Location: Plant Gene Expression CenterTitle: Exploring the root microbiome: extracting bacterial community data for the soil, rhizosphere, and root endosphere
|Simmons, Tuesday - University Of California|
|Caddell, Daniel - University Of California|
|Deng, Siwen - University Of California|
Submitted to: Journal of Visualized Experiments
Publication Type: Peer Reviewed Journal
Publication Acceptance Date: 1/10/2018
Publication Date: 5/2/2018
Citation: Simmons, T., Caddell, D., Deng, S., Coleman-Derr, D.A. 2018. Exploring the root microbiome: extracting bacterial community data for the soil, rhizosphere, and root endosphere. Journal of Visualized Experiments. 135:1-10.
Interpretive Summary: The intimate interaction between plant host and associated microorganisms is crucial in determining plant fitness, and can foster improved tolerance to abiotic stresses and diseases. As the plant microbiome can be highly complex, low-cost, high-throughput methods such as amplicon-based sequencing of the 16S rRNA gene are often preferred for characterizing its microbial composition and diversity. However, the selection of appropriate methodology when conducting such experiments is critical for reducing biases that can make analysis and comparisons between samples and studies difficult. This protocol describes in detail a standardized methodology for the collection and extraction of DNA from soil, rhizosphere, and root samples.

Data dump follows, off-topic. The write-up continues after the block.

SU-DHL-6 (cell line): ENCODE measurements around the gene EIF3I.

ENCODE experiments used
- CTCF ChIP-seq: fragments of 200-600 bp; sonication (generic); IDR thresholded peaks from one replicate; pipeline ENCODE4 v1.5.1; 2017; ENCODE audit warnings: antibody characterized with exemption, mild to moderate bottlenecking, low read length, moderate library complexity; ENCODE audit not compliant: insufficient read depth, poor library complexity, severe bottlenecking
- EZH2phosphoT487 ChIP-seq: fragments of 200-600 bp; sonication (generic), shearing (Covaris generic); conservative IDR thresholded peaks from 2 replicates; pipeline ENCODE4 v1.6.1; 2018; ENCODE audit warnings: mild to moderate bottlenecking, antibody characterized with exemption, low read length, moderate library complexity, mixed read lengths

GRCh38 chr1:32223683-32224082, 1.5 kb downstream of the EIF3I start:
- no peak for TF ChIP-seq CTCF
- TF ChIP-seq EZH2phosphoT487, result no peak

Technical Abstract: As with many experimental platform, amplicon-based profiling of microbial communities can introduce a number of potential biases which should be considered during the experimental design and data analysis. These include the methods of sample collection, DNA extraction, selection of PCR primers, and how library preparation is performed. Different methods can significantly impact the amount of usable data generated, and can also hinder the efforts to compare results between studies. Additionally amplicon-based profiling are often customized, making comparisons across studies can be challenging. This protocol describes in detail a standardized methodology for the collection and extraction of DNA from soil, rhizosphere, and root samples. Additionally, we highlight a well-established 16S rRNA amplicon sequencing pipeline that allows for the exploration of the composition of bacterial communities in these samples, and can easily be adapted for other marker genes. This pipeline has been validated for a variety of plant species, including sorghum, maize, wheat, strawberry, and agave, and can help overcome issues associated with the contamination from plant organelles.